What if you could take control of the things you dream about? Within the imaginative confines of your sleeping mind, you might be able to fly like Superman or hit the world’s greatest blackjack streak — or practice tomorrow’s speech or ease traumatic memories, if you want to get practical.
Being aware that you’re dreaming is called lucid dreaming, and more and more research is looking into how we can use this fascinating phenomenon to our advantage. But first, we have to make it happen reliably. In 2017, an Australian study took a big step in that direction, and what they found out can help you lucid dream, too.
According to a 2016 meta-analysis, about half of people have had at least one lucid dream in their lifetime, and a quarter experience them once a month or more. Since 1975, when the first lucid dream was confirmed in a lab, researchers have learned more and more about how to make them happen and how they can help the dreamer. Studies have suggested that lucid dreaming could help ease nightmares, be used to practice physical skills, and uncover mysteries about consciousness itself.
That’s why researchers from the University of Adelaide in Australia recruited 169 people to put three lucid-dreaming technique to the test. Those included:
Reality testing: participants were told to ask themselves “Am I dreaming?” 10 times throughout the day, every day. Each time, they had to examine their surroundings for anything out of the ordinary, and perform a reality test by trying to inhale through their closed mouth. (When you’re dreaming, you can inhale through your closed mouth because the real you likely has your mouth open.)
Wake Back to Bed (WBTB): participants set an alarm to wake them up after five hours of sleep, then read a 700-word document about what to do if you have a lucid dream. (It said that after performing a reality test, they should “stabilize the dream by rubbing the palms of their hands together vigorously and focusing on the physical sensations while repeating ‘this is a lucid dream'”). Then, they were free to go back to sleep. Lucid dreams happen during REM sleep, and REM sleep happens more easily after you’ve already been asleep a while.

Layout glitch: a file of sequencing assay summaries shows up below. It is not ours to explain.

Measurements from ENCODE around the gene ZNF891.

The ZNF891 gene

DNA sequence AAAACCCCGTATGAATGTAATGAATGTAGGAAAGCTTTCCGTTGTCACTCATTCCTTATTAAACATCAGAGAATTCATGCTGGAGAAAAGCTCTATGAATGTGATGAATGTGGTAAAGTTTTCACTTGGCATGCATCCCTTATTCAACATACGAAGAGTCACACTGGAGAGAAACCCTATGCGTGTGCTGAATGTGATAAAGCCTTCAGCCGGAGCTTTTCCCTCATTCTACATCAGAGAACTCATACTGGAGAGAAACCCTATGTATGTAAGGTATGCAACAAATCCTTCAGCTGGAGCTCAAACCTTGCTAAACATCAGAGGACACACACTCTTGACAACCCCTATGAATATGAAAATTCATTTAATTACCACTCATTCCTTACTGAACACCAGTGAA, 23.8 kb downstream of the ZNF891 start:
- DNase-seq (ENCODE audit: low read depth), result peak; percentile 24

Mnemonic Induction of Lucid Dreams (MILD): as they lay in bed to sleep, participants were told to repeat the phrase “next time I’m dreaming, I will remember that I’m dreaming.” They had to focus intently on the phrase so that it was the last thing they were thinking about when they finally fell asleep.
Rather than using each of these techniques individually, the study had one group use only reality testing, one group use both reality testing and WBTB, and the final group use all three: reality testing, WBTB, and MILD — in the last case, the participants used MILD to get back to sleep after their five-hour WBTB alarm went off. To get a baseline measure of dreaming, the participants were asked to just record the dreams they had over one week before practicing their assigned techniques in the second week.
The three groups had vastly different results when it came to their dreams. In the first week — the week where they didn’t use any lucid dreaming techniques — the participants reported that about eight percent of their dreams were lucid. In the second week, the reality-testing-only group actually had slightly fewer lucid dreams, whereas the lucid dreams experienced by the reality testing and WBTB group bumped up slightly to 11 percent. But the group that used all three techniques? Just over 17 percent of their dreams were lucid, and the people in that group who fell asleep within five minutes while using the MILD technique reported that nearly 46 percent of their dreams were lucid.
We’re still a long way off from a world where everyone lucid dreams on command, practicing guitar and studying for their midterms while they slumber. But it’s a step in the right direction. If you’d like to see what you can do in your dreams, give these methods a try. You might be able to “Inception” yourself.
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